- The only thing we can be sure of for 2022 is change – and lots of it
- Marketing leaders will be expected to strike an all-important balance between leading to accomplish a mission and leading to foster team growth
- Michael Collins, CMO and Managing Director at CFA Institute shares five lessons he’ll be carrying into the new year
Marketers are constantly evolving as the world changes around us. If 2021 was about reacting to pandemic-related transformation my prediction is that 2022 is going to be all about regaining your footing to thrive in a customer-centric landscape.
As we move into 2022, marketers will need to remain agile and flexible to handle additional changes. There are several things marketers should proactively think about to be successful, even in a shifting market. Here are five lessons I’ve learned being CMO this year.
1. Embrace change
It seems like the only thing that was constant in 2021 was change. As the future is increasingly shrouded in uncertainty, today’s brand leaders must keep their teams engaged, motivated, and able to cope with change. Leaders must strike an all-important balance between leading to accomplish a mission and focusing on individuals to foster team growth and development.
Effective leaders guide the process from start to finish, using change to ignite new ways of working and thinking. Instead of avoiding change or working around it, successful leaders embrace it to spur innovation. Marketing leaders have a real opportunity to be business growth drivers moving forward into 2022. Instead of simply focusing on more traditional responsibilities like website development and campaigns, marketers can and should take a more active role in defining the pathways to organizational success including demand generation, advancing digital delivery platforms, and focusing on creating exceptional customer experiences.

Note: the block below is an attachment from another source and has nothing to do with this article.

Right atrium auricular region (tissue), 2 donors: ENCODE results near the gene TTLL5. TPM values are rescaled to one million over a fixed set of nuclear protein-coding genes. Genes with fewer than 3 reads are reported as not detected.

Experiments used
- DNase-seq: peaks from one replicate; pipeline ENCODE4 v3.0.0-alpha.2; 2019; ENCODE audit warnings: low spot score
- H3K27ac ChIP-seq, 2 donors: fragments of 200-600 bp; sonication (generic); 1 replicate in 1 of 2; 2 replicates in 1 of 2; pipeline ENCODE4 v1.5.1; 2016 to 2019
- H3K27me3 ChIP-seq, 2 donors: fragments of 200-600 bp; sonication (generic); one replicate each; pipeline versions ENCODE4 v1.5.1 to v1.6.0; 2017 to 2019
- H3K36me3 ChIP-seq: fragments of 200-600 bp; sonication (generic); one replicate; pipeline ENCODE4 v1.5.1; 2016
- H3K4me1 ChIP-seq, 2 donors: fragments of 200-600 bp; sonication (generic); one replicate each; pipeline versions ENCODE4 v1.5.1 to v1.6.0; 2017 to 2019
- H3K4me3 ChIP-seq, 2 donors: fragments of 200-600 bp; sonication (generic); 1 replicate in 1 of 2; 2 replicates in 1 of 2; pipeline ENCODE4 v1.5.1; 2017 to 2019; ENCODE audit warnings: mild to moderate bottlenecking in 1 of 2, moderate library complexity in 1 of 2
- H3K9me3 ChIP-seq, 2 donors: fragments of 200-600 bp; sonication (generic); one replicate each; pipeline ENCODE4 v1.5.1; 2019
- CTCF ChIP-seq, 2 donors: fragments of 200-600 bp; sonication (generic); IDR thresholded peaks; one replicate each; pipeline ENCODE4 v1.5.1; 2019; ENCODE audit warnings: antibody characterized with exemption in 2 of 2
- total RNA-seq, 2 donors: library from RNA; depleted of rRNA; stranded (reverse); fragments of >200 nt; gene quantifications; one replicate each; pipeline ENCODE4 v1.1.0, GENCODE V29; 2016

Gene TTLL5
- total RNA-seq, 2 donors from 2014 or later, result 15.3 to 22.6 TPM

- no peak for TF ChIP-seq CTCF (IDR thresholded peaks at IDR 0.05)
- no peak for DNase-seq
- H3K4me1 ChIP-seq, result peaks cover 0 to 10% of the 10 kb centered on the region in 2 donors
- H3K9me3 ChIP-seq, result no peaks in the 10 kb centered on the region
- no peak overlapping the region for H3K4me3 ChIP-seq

2. Know your customer needs
To succeed brands, need to understand the full spectrum of their target audiences’ needs and desires— inside and out. At every touchpoint throughout the funnel, you need to ask yourself, “What does the customer want here? What are they looking for?” Once you can answer those questions, you’ll be able to craft a clear persona that reflects a deep understanding of these needs and then access additional personalized data points like geography, career level, and other factors to customize your messaging.
Marketing leaders need to scrap their traditional hierarchies, funnels, and models. They must look at the world from the perspective of a customer—not a brand. This includes breaking down silos between departments to form a unified view of the customer. The ability to do this will help marketing leaders not only understand their customers’ behaviors but will be able to deliver more personal and relevant experiences by putting the customer first. These seamless and personalized customer experiences are no longer negotiable.
3. Personalization is key
Building on the above thought, in order to do personalization justice, brands need to identify the biggest moments of receptivity for their story. In other words, how are you able to deliver the right message to the right person at the right time via the right channel? To achieve this, you must ensure that these “rights” add up to meaningful engagement that matters to the unique person you’re targeting.